Tuesday, January 27, 2015

Playing hooky

This is a sequel to a post I did several years ago:

As the Superbowl approaches, some pastors are decrying Christians who skip church to watch the Superbowl. A few quick observations:

i) i agree that many Americans have skewed priorities when it comes to sports. (And not just Americans. The same holds true for Europe, the UK, and Latin America.)

That said, unless you think professional sports is sinful, a prudent pastor should pick his battles. No point attacking something that's popular unless it's sinful. That's a lost cause. 

In cases like that, it's best to take advantage of the situation.

ii) At the risk of stepping on some toes, most church services are eminently forgettable. How many church services in your experience ever made an indelible impression? If you attended one less church service per year, what difference would that make? Would you remember the service if you hadn't played hooky that Sunday? 

iii) Don't get me wrong: I'm not suggesting that watching football is more important than attending church. Mind you, that depends on the kind of church you attend. There are situations where you'd get more from reading a good Bible commentary. 

iv) Someone might object that this isn't a fair way to assess church attendance. The value of church attendance is cumulative and fairly subliminal. A form of spiritual maintenance. A regiment or discipline which helps to keep you from drifting. 

If that's the argument, I agree. But by the same token, skipping one service has negligible effect.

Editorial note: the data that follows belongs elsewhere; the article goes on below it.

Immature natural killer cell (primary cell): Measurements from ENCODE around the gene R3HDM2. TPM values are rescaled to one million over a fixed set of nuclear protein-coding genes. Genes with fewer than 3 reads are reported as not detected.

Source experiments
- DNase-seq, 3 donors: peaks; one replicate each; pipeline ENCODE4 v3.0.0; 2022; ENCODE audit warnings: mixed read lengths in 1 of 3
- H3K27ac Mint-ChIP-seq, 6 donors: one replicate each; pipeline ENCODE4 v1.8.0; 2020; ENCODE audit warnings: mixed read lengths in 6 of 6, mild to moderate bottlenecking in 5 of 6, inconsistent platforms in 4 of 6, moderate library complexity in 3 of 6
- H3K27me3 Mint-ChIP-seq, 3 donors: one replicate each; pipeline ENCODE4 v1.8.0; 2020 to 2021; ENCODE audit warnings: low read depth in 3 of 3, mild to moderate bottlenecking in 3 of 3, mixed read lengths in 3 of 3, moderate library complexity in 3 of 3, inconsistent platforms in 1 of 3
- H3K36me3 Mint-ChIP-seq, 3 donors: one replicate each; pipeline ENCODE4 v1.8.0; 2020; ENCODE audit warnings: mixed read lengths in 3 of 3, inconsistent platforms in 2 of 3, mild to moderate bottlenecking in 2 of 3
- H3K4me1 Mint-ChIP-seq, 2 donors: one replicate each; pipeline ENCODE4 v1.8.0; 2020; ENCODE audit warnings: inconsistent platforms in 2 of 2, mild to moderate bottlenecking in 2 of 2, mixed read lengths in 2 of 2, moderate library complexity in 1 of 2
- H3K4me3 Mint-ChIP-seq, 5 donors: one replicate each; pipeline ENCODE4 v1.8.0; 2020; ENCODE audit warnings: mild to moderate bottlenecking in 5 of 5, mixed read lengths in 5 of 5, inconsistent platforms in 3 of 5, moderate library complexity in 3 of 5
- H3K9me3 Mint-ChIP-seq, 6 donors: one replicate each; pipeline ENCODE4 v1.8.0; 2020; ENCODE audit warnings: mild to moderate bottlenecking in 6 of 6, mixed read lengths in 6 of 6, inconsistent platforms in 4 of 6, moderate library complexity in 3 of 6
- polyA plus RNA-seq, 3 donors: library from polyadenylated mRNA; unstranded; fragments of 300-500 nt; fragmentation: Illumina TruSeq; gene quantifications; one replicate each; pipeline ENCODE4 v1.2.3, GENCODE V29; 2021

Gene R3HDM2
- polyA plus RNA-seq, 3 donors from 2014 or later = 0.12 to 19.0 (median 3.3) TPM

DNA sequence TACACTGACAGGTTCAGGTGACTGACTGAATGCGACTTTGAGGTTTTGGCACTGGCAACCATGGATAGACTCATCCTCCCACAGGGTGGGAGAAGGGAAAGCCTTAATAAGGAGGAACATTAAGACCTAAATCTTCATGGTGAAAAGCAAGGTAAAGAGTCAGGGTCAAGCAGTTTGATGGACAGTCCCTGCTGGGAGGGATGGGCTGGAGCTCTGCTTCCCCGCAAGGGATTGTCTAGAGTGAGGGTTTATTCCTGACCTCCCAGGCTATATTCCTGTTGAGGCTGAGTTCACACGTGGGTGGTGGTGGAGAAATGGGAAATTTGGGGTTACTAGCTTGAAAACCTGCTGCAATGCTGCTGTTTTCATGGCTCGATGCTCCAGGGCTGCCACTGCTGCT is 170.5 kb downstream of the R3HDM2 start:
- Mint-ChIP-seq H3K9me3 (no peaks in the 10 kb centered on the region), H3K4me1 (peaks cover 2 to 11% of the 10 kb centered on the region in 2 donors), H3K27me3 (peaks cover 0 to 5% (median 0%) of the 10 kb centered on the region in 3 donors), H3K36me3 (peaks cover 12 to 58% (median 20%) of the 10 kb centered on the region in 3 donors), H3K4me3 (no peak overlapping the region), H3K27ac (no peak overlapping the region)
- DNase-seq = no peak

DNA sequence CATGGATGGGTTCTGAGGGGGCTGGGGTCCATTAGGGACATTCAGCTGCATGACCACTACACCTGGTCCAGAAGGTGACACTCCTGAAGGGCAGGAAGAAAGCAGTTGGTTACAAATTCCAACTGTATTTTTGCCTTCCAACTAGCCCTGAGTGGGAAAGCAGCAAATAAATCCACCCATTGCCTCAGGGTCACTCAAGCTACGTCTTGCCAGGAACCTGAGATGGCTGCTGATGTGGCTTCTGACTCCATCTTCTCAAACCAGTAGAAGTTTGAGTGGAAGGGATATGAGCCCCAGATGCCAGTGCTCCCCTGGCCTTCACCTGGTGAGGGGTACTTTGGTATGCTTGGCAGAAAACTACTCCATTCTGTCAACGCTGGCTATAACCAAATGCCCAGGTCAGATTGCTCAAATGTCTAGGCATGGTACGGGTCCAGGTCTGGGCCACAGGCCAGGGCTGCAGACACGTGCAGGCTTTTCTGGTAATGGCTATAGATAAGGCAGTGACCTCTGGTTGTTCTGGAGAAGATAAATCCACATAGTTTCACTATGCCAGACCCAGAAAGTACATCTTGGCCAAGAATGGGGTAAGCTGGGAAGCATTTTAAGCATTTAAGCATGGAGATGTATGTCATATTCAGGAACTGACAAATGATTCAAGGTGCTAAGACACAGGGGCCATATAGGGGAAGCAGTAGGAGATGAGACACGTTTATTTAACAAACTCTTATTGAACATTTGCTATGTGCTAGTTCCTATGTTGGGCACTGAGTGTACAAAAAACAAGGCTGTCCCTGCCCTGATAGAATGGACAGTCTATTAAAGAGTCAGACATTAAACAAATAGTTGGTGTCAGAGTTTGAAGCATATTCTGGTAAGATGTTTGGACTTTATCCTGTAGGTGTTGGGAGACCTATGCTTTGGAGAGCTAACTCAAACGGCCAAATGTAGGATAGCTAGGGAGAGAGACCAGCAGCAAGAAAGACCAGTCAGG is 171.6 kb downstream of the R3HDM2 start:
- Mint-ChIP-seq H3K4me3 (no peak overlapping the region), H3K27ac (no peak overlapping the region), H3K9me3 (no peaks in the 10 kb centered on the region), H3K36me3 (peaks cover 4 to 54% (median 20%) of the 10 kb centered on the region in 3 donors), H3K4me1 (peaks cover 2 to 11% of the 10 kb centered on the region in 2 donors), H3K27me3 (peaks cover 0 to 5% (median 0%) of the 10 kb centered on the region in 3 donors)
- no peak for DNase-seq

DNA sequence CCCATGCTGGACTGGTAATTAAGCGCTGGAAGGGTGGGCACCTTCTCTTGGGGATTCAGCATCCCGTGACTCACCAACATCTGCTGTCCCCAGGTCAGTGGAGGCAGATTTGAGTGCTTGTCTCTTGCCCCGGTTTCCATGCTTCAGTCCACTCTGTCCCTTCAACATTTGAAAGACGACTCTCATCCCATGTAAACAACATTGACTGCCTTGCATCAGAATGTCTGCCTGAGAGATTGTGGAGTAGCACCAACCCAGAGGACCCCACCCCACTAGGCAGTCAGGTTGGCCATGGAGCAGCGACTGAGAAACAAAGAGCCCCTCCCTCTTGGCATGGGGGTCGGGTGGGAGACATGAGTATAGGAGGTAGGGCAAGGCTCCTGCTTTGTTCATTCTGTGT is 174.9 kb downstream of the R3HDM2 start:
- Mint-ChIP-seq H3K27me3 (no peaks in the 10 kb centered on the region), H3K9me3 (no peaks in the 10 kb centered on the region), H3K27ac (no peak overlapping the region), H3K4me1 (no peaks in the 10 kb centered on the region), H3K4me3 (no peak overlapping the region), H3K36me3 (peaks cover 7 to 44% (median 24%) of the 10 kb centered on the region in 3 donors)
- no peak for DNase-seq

v) A better question is what we do in our spare time generally. It's not enough just to complain about how many churchgoers fritter away their leisure time on trivia. They need advice on how to make better use of their free time. 


  1. Of course, if Roman Catholics miss Mass on a Sunday to watch the Super Bowl, that's a mortal sin. Of course, Sunday Mass may be enjoyed on a Saturday night. There are no lengths to which Rome will go, to bend over backwards to indulge "the faithful" in their daily lives and activities:


    Sacramental absolution is not to be denied to those who, repentant after having gravely sinned against conjugal chastity, demonstrate the desire to strive to abstain from sinning again, notwithstanding relapses. In accordance with the approved doctrine and practice followed by the holy Doctors and confessors with regard to habitual penitents, the confessor is to avoid demonstrating lack of trust either in the grace of God or in the dispositions of the penitent, by exacting humanly impossible absolute guarantees of an irreproachable future conduct....

    13. Special difficulties are presented by cases of cooperation in the sin of a spouse who voluntarily renders the unitive act infecund. In the first place, it is necessary to distinguish cooperation in the proper sense, from violence or unjust imposition on the part of one of the spouses, which the other spouse in fact cannot resist.46, 561).] This cooperation can be licit when the three following conditions are jointly met:

    when the action of the cooperating spouse is not already illicit in itself;
    when proportionally grave reasons exist for cooperating in the sin of the other spouse;
    when one is seeking to help the other spouse to desist from such conduct (patiently, with prayer, charity and dialogue; although not necessarily in that moment, nor on every single occasion).